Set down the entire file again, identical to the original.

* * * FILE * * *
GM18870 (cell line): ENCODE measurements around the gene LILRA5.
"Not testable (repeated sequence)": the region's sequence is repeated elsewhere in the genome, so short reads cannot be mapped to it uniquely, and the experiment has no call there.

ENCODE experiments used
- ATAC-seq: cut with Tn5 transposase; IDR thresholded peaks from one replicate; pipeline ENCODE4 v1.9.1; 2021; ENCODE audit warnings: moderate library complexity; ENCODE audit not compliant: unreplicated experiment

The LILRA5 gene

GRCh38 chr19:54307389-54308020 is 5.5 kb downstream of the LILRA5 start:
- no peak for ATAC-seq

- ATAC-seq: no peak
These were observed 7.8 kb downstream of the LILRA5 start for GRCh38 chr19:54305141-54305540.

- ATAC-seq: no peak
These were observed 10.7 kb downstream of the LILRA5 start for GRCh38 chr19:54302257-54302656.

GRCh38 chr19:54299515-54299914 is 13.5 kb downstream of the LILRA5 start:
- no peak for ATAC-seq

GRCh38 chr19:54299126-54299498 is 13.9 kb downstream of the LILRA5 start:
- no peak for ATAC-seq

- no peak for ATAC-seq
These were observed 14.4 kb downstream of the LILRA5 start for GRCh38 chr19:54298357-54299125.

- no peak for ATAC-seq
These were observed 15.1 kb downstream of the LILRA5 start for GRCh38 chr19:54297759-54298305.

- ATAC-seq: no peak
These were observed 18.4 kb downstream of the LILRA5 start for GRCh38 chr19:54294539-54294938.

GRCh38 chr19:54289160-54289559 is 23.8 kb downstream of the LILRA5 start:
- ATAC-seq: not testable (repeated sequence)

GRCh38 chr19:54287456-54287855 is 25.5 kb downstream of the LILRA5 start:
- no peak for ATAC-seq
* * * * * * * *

GM18870 (cell line): ENCODE measurements around the gene LILRA5.
"Not testable (repeated sequence)": the region's sequence is repeated elsewhere in the genome, so short reads cannot be mapped to it uniquely, and the experiment has no call there.

ENCODE experiments used
- ATAC-seq: cut with Tn5 transposase; IDR thresholded peaks from one replicate; pipeline ENCODE4 v1.9.1; 2021; ENCODE audit warnings: moderate library complexity; ENCODE audit not compliant: unreplicated experiment

The LILRA5 gene

GRCh38 chr19:54307389-54308020 is 5.5 kb downstream of the LILRA5 start:
- no peak for ATAC-seq

- ATAC-seq: no peak
These were observed 7.8 kb downstream of the LILRA5 start for GRCh38 chr19:54305141-54305540.

- ATAC-seq: no peak
These were observed 10.7 kb downstream of the LILRA5 start for GRCh38 chr19:54302257-54302656.

GRCh38 chr19:54299515-54299914 is 13.5 kb downstream of the LILRA5 start:
- no peak for ATAC-seq

GRCh38 chr19:54299126-54299498 is 13.9 kb downstream of the LILRA5 start:
- no peak for ATAC-seq

- no peak for ATAC-seq
These were observed 14.4 kb downstream of the LILRA5 start for GRCh38 chr19:54298357-54299125.

- no peak for ATAC-seq
These were observed 15.1 kb downstream of the LILRA5 start for GRCh38 chr19:54297759-54298305.

- ATAC-seq: no peak
These were observed 18.4 kb downstream of the LILRA5 start for GRCh38 chr19:54294539-54294938.

GRCh38 chr19:54289160-54289559 is 23.8 kb downstream of the LILRA5 start:
- ATAC-seq: not testable (repeated sequence)

GRCh38 chr19:54287456-54287855 is 25.5 kb downstream of the LILRA5 start:
- no peak for ATAC-seq